Assemblyman Pete Lopez Calls For Joint Legislative Hearing On Gilboa Dam

October 9, 2011
As part of his ongoing efforts to assist the seven counties in the 127th Assembly District recover from Tropical Storms Irene and Lee, Assemblyman Pete Lopez (R,C,I-Schoharie) is calling for a Joint Legislative Hearing of the Assembly and Senate Environmental Conservation Committees to discuss and take action on ensuring the structural safety and management of the Gilboa Dam and Blenheim-Gilboa Pump Storage Power Project.

“During Tropical Storm Irene, sensor system alarms were triggered and then active monitoring and communications systems at the dam failed, even as waters surged to record levels, rivaling the flow over the American side of Niagara falls at some 150,000 cubic feet of water per second. The next day, a false warning was transmitted that the dam had been breached, causing widespread panic in the community; this was amplified as one Albany television station erroneously reported that the dams had indeed burst. A week later during Tropical Storm Lee, the sirens at the Gilboa Dam malfunctioned and emergency workers had to call residents to a second round of evacuations.”

Constructed between 1920 and 1927, the 1,800-foot long Gilboa Dam impounds the Schoharie Reservoir. The century-old dam holds back 19.5 billion gallons of water that is used to provide New York City residents with approximately 16 percent of their drinking water supply. The dam is operated by the New York City Department of Environmental Protection (NYCDEP) and the Blenheim-Gilboa Pumped Storage Power Project is managed by the New York Power Authority.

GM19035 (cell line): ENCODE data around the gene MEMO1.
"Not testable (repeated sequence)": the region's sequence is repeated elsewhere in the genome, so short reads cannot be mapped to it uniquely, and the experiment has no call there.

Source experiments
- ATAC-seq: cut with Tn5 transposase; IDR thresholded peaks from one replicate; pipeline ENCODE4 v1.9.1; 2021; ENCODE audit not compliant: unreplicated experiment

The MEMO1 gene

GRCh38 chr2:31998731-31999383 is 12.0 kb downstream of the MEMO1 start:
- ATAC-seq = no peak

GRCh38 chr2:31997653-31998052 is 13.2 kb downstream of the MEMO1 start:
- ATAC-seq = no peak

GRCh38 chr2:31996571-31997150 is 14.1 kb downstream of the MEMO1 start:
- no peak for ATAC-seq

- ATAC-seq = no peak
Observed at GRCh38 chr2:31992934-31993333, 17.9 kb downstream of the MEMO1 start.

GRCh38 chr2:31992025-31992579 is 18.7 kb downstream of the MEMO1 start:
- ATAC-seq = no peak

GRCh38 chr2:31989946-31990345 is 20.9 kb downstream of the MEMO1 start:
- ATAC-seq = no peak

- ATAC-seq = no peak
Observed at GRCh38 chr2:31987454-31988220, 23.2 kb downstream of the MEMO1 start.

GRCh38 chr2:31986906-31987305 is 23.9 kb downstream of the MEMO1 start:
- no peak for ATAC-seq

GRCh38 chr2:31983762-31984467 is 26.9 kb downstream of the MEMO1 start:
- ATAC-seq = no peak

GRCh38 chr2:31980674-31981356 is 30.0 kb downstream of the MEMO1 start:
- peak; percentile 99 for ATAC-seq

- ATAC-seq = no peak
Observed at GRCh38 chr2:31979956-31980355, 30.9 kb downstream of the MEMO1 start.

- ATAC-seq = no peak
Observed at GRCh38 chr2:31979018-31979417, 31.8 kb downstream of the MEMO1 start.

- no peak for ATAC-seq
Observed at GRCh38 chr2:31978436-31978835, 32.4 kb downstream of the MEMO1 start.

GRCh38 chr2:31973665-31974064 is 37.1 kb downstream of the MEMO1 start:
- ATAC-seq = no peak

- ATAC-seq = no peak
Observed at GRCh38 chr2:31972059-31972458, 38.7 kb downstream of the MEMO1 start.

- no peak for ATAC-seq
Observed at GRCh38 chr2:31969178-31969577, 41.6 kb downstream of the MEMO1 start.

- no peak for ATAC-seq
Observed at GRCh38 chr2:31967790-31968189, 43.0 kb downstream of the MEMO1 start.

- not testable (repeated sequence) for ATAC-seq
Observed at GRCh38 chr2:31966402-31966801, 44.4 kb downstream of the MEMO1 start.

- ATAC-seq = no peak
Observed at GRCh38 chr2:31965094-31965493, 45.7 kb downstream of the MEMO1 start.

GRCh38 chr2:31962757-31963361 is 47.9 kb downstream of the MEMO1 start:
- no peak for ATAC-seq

According to the 2010 United States census, over 32,000 people live in Schoharie County – many of whom live directly in the path of a potential dam-breach. To ensure their protection, Assemblyman Lopez wants the joint legislative hearing to focus on the structural integrity of the dam, emergency and safety protocols, utilization of the dam for flood control purposes, and indemnification and other issues that impact homes, farms, businesses, schools, municipal buildings and other properties downstream of the facility.

Assemblyman Lopez said, “Although it is commendable that NYCDEP has offered funds toward repairing the dam’s sirens, we cannot take any risk of a dam breach or that failed emergency systems will endanger lives. The people in my district, particularly those who live downstream from the dam, have been through more than enough in the last two months. They have lost their homes, their farms, their businesses, their schools, their libraries and town halls. The very least we can do as legislators is to take action to ensure their safety, to give them some peace of mind. This is why we need to hold a joint legislative hearing as soon as possible.”